Limitless – If you’re a video game fan who’s got any doubts about director Neil Burger and star Bradley Cooper adapting Uncharted into a movie, this gripping, thought-provoking thriller should get rid of them. Cooper plays a struggling writer who happens upon a drug that unlocks his entire brain capacity and sends him toward instant success in all areas of life. Like any Twilight Zone episode, however, the good stuff comes at a severe price, entangling Cooper in a deadly battle of wits with a Wall Street type (Robert De Niro), as the drug undoes him from within. The Blu-ray/digital copy combo includes an alternate cut and a bonus ending, but little else of interest.
Amelie Blu-ray – Audrey Tautou burst onto the scene in this whimsical 2001 French comedy, playing a quiet young woman who operates like a ninja to improve the lives of those around her, only to neglect her own happiness. The disc is light on extras.
Animal House – John Belushi runs roughshod in this 1978 comedy about a rowdy fraternity, circa 1962. Raunchy and sexually explicit for its time, the film seems tamer and quaint by today’s standards. But the humor remains intact, and Belushi’s stunning genius has lost none of its luster. The Blu-ray seems to be a copy of the old HD-DVD, which is okay because that format is dead, and the entertaining slate of extras, including a “where are they now?” doc, are still here.
Beauty and the Beast (1946) Blu-ray – French master Jean Cocteau tells the classic fable with elegance, subtle metaphors and sexual tension, making the movie one for anyone who loves the story, and not just the film geeks who tend to worship the film. Criterion does its usual spectacular job of supplementing the film with all conceivable angles of extras and analysis, including two commentaries from historians, publicity stills, interviews and a tribute booklet.
The Blues Brothers – John Belushi and Dan Aykroyd team for this completely nonsensical, and thus thoroughly amazing, 1980 comedy, one of the few respectable films to evolve from Saturday Night Live sketches. The movie, which follows the exploits of the musician/outlaw brothers, is inspired mayhem that gets better with each viewing, and although high-definition does nothing for the movie’s intentionally ugly look and the special features are blase, the movie is still pretty much a must-own.
Boyz N The Hood Blu-ray – The 1991 coming-of-ager is set in South Central L.A., which is seeping with street gangs and broken dreams. Ice Cube, Morris Chestnut, Cuba Gooding Jr., all knee-high to a grasshopper, play young men trying to get out of the ghetto with their bodies and integrity intact. The moralizing and treacly plot twists come off as heavy-handed 20 years after the fact, but the drama is still a mesmerizing time capsule. Director John Singleton’s commentary, deleted scenes and a making-of featurette are all here.
Bridget Jones’s Diary Blu-ray – Renee Zellwegger tries out a British accent in this 2001 romantic comedy, in which she plays an unlucky-in-love wallflower who becomes the focal point of a love triangle involving Hugh Grant and Colin Firth. The extras, which include deleted scenes and several featurettes, are the same you’ll find on older DVD releases of the movie.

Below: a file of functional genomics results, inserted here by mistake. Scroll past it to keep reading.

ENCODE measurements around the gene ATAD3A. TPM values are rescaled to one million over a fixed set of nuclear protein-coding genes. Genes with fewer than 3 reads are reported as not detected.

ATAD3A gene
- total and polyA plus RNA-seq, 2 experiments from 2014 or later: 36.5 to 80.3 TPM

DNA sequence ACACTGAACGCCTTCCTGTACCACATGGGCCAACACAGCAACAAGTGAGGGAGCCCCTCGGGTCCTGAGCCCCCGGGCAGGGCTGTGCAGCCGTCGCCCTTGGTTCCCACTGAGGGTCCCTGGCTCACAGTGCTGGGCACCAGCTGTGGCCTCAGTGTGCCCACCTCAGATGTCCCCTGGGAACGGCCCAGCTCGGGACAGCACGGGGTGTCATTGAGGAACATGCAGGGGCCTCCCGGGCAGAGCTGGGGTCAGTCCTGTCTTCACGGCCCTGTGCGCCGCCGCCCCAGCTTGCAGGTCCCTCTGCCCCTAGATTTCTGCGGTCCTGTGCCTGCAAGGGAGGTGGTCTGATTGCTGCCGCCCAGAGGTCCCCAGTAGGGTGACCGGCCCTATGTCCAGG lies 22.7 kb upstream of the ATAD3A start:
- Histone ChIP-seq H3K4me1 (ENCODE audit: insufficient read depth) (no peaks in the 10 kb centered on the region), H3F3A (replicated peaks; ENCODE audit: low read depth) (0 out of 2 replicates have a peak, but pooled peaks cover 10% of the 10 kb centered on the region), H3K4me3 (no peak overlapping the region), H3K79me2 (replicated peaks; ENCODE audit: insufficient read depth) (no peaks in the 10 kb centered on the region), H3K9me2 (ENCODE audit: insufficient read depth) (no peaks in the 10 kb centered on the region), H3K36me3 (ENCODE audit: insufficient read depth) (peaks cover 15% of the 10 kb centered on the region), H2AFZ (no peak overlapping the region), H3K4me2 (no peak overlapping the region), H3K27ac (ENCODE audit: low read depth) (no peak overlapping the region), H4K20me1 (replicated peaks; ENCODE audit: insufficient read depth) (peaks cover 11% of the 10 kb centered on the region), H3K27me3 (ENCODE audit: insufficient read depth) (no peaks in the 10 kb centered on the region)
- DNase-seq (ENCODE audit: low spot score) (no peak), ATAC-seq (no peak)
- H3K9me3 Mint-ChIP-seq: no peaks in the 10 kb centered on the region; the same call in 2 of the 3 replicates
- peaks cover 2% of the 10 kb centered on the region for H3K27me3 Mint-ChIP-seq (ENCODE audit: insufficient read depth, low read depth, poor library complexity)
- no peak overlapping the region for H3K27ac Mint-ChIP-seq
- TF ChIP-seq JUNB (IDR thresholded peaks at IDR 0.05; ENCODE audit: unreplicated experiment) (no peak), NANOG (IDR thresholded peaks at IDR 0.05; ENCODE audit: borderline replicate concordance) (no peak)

Cracks – Eva Green stars as a maverick teacher at an all-girls British Boarding school in the 1930s who becomes the focal point of a sexual tension-laden rivalry between the school’s most popular girl (Juno Temple) and a visiting student (Maria Valverde) from Spain. Exquisite writing and cinematography make the drama an overlooked gem. Cast interviews and behind-the-scenes featurettes headline a slim selection of extras.
The Smurfs: A Magical Smurf Adventure – If you watched and loved Smurfs as a kid, you may find that the series doesn’t hold up as well as you’d hoped it would. I found the 10 episodes to be shrill and annoyingly poorly animated, with production values that pale in comparison even to the unimpressive likes of Thundercats and Masters of the Universe. Those interested in a nostalgic fling should give it a try, but don’t be surprised if you identify with Gargamel and want to go smurf-stomping afterward.
Tekken – The only reason I wanted to watch this adaptation of a fighting video game was to see how awful it was. To my disappointment, Tekken is actually a solid film, only loosely based on the rail-thin plot from the games. A gaggle of non-stars strut their stuff in a post-apocalyptic, corporately-dominated world that’s reminiscent of The Hunger Games. People with nothing to live for slug it out in a deadly fighting tournament, which ends up being the backdrop for a compelling B-movie action romp. The Blu-ray/DVD/digital copy combo is light on compelling extras.
Torchwood: The Complete Original UK Series – The BBC-produced geek touchstone, about a group of alien hunters who juggle interplanetary concerns with their ever-evolving sex lives, comes on 14 discs. It’s not for all tastes, but has a way of hooking you if you give it a few episodes. The extras are decent and well-rounded, but there’s nothing spectacular here.
Take Me Home Tonight – An intentionally cheesy send-up of 1980s culture stars Topher Grace as a slacker who pretends to be a high-powered finance guy as he pursues an out-of-his-league material girl (Teresa Palmer) at a wild party. Anan Faris steals scenes as Grace’s disdainful twin sister, but the movie’s limp attempts at humor can’t capture much magic. The Blu-ray/digital copy combo includes several deleted scenes and a jukebox filled with 80s tunes (“Bette Davis Eyes,” “Come on Eileen”) you’re probably sick of by now.
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